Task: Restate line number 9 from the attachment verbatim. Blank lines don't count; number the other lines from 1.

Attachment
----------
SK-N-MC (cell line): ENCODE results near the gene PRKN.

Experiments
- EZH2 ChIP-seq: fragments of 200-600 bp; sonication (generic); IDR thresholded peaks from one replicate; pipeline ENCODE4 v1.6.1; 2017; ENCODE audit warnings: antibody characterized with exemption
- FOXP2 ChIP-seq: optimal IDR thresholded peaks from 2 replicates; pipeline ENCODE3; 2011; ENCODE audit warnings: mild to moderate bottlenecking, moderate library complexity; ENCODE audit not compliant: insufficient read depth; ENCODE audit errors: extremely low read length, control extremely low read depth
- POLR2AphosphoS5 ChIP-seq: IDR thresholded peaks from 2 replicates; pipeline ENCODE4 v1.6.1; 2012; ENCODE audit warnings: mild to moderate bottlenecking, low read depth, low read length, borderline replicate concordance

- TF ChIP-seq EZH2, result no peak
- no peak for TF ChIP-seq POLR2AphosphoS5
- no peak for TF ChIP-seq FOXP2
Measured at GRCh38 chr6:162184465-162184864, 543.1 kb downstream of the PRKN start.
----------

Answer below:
Measured at GRCh38 chr6:162184465-162184864, 543.1 kb downstream of the PRKN start.